A simple sentence, also called an independent clause, contains a subject and a verb, and it expresses a complete thought. In the following simple sentences, subjects are in yellow, and verbs are in green.
A. Some students like to study in the mornings.
B. Juan and Arturo play football every afternoon.
C. Alicia goes to the library andstudies every day.|
The three examples above are all simple sentences. Note that sentence B contains a compound subject, and sentence C contains a compound verb. Simple sentences, therefore, contain a subject and verb and express a complete thought, but they can also contain a compound subjects or verbs. COMPOUND SENTENCE
A compound sentence contains two independent clauses joined by a coordinator. The coordinators are as follows: for, and, nor, but, or, yet, so. (Helpful hint: The first letter of each of the coordinators spells FANBOYS.) Except for very short sentences, coordinators are always preceded by a comma. In the following compound sentences, subjects are in yellow, verbs are in green, and the coordinators and the commas that precede them are in red.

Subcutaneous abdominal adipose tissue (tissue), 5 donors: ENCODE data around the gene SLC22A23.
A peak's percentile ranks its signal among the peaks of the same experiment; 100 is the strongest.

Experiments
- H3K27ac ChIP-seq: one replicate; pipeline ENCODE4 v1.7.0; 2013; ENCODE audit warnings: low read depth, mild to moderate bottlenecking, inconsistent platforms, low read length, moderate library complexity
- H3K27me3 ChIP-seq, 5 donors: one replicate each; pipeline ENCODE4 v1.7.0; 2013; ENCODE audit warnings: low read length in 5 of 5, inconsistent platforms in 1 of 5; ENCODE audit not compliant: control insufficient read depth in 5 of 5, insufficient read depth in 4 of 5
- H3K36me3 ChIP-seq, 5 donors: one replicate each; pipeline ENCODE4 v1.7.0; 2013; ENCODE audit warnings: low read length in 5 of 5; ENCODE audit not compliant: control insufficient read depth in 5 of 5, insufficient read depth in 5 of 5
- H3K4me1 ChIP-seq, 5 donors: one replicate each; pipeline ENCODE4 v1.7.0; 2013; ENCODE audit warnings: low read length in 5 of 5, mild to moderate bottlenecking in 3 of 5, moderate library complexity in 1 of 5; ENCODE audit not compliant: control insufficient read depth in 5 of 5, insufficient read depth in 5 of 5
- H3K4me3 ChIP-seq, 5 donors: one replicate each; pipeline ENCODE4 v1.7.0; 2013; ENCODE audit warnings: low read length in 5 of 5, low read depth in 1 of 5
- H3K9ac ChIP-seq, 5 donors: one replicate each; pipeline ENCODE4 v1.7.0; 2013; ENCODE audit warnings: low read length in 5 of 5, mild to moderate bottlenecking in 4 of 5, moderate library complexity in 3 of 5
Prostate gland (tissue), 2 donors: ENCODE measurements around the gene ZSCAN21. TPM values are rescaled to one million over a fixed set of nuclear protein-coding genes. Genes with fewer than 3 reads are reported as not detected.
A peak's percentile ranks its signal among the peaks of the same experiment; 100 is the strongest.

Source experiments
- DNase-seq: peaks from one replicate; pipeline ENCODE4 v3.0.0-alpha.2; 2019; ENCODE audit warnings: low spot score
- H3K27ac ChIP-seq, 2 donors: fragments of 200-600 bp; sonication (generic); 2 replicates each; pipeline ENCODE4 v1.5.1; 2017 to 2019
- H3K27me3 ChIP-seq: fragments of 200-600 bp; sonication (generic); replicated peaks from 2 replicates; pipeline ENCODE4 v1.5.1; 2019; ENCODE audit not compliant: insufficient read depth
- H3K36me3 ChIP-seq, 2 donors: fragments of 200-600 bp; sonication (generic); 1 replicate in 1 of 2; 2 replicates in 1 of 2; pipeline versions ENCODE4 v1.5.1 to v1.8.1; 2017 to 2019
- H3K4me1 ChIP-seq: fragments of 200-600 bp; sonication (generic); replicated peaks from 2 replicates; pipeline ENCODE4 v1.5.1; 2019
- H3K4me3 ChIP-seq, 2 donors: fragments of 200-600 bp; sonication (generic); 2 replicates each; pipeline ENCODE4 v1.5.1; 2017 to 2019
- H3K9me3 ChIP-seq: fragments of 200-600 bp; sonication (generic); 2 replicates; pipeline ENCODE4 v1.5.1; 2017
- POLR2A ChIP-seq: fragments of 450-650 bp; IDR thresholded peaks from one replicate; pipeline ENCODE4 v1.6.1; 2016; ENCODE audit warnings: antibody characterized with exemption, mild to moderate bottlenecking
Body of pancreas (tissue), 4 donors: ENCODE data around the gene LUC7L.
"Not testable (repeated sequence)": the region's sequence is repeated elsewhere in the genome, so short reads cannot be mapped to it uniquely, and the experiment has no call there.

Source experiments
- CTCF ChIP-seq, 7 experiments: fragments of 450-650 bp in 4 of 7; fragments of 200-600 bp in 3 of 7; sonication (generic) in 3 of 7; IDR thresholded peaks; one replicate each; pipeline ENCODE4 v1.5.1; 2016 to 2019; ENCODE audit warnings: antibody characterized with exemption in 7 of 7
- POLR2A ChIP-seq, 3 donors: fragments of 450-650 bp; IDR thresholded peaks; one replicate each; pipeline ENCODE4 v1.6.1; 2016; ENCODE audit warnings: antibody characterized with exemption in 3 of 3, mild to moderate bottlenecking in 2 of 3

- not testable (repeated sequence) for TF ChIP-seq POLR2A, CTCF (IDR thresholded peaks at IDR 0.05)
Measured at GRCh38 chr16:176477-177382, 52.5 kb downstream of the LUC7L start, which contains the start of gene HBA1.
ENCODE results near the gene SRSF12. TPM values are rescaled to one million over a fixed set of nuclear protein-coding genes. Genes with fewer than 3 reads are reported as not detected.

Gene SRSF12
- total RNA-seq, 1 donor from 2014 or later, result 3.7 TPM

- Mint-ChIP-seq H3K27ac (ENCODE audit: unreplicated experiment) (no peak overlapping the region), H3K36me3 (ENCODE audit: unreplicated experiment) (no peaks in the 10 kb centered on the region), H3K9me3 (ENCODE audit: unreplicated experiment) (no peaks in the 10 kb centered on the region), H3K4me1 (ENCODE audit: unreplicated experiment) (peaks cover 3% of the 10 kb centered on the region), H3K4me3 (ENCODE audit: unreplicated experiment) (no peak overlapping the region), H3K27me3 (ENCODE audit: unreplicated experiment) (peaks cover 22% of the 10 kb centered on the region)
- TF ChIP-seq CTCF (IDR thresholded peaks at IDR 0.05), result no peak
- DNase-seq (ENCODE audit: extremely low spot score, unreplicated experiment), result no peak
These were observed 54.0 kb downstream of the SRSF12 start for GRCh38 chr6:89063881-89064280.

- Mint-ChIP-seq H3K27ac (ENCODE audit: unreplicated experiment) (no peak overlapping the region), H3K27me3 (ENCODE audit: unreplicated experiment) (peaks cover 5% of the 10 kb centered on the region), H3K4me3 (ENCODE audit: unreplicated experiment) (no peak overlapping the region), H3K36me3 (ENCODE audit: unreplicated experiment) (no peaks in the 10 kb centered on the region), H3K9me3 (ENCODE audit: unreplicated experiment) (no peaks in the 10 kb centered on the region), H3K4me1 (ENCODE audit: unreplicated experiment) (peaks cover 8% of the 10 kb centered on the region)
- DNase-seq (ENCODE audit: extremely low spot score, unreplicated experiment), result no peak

A. I tried to speak Spanish, andmy friend tried to speak English. B. Alejandro played football, soMaria went shopping. C. Alejandro played football, forMaria went shopping.| The above three sentences are compound sentences. Each sentence contains two independent clauses, and they are joined by a coordinator with a comma preceding it. Note how the conscious use of coordinators can change the relationship between the clauses. Sentences B and C, for example, are identical except for the coordinators. In sentence B, which action occurred first? Obviously, "Alejandro played football" first, and as a consequence, "Maria went shopping. In sentence C, "Maria went shopping" first. In sentence C, "Alejandro played football" because, possibly, he didn't have anything else to do, for or because "Maria went shopping." How can the use of other...